Cinemark International president Valmir Fernandes hinted that the deal might be the first of many.
“Cinemark is excited to be the first theatre circuit to introduce D-Box in Latin America,” he said. “We plan to expand D-Box to other locations based on the performance,”
Industrial Alliance Securities analyst Steve Li says this contract has far-reaching positive implications for D-Box. He says he fully expects additional orders from Cinemark because D-Box has proven its value proposition “time and time again”. The Industrial Alliance Securities analyst notes that D-Box’s MFX seats, which are sold upfront and generate royalty fees based on their use, generate higher occupancy rates for theatres. In an update to clients Thursday, Li reiterated his 12-month target price of $1.00 and our Speculative Buy rating.
Longueuil, Quebec based D-Box was founded in 1992, and the two-decades since have seen the company perfect its seat technology. D-Box’s MFX systems use motion effects specifically programmed for a particular film, TV series or video game, which are then sent to a motion generating system integrated within either a platform or a seat. While, as late as 2009, the company struggled to build a consistent revenue stream, things improved when management decided to dedicate itself to the commercial theatre market. Although D-Box is still losing money, revenue is improving. The company’s Q2, 2013 topline of $3.71-million was its best ever, and an 83% increase over the same period a year prior.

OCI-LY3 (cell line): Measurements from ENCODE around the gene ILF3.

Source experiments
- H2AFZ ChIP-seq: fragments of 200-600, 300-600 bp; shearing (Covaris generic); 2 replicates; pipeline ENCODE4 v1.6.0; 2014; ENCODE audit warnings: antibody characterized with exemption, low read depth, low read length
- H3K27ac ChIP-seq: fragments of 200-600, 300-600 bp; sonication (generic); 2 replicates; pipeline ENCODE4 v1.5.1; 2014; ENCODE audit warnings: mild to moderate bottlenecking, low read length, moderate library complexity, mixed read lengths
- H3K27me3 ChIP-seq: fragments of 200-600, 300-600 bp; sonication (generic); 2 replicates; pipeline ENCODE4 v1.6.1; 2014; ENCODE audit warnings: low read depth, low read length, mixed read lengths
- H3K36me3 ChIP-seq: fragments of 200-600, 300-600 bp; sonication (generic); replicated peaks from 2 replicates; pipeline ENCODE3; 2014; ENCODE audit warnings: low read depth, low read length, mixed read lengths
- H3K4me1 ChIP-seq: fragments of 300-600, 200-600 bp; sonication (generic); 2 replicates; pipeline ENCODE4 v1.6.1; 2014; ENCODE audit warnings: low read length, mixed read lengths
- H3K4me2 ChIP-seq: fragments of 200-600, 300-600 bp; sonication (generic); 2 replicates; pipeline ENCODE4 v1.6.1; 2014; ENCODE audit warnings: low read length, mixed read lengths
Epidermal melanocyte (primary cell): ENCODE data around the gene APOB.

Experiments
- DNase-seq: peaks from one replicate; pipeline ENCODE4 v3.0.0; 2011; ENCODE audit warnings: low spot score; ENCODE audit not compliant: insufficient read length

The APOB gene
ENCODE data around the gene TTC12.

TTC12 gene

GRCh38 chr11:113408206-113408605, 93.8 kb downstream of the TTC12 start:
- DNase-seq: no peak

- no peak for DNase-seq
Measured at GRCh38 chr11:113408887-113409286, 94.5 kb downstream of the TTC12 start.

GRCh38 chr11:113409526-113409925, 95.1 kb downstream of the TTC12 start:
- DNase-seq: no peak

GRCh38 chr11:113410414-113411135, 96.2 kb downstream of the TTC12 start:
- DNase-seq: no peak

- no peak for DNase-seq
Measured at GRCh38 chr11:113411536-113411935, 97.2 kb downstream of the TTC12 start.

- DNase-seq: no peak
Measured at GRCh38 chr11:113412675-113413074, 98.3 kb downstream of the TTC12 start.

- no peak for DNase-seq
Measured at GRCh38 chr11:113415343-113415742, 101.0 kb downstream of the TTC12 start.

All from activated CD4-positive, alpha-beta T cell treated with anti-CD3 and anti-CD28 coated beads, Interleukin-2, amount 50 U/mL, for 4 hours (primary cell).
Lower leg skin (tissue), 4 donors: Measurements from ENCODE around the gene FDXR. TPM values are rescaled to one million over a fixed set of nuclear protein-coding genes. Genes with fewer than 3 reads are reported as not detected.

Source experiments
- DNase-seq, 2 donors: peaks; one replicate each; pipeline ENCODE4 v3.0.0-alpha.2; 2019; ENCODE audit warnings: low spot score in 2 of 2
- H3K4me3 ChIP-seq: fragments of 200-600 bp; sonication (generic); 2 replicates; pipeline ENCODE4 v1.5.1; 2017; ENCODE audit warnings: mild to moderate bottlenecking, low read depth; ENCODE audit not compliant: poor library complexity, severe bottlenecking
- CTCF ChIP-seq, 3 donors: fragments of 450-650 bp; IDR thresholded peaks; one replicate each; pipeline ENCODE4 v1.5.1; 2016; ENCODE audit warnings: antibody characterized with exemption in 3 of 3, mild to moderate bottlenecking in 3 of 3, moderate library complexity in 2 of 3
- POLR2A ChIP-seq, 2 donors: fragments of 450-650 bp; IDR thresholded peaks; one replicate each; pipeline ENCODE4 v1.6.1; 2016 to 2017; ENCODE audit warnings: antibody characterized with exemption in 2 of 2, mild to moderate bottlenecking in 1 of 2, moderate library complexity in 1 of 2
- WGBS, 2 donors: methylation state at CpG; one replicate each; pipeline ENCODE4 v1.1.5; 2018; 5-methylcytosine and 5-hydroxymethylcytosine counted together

Cinemark is the third largest exhibitor in the U.S., operating 3,918 screens across 39 states. It trails only Regal Entertainment, which has 6,621 screens and AMC, which has approximately 5,034 Screens
Li says the win with Cinemark will put increasing pressure on major exhibitors like Regal, AMC and Carmike to sign-on to D-BOX as, he offers, D-BOX is now the industry standard of theatrical motion technology.
Shares of D-Box closed Friday even at $.27.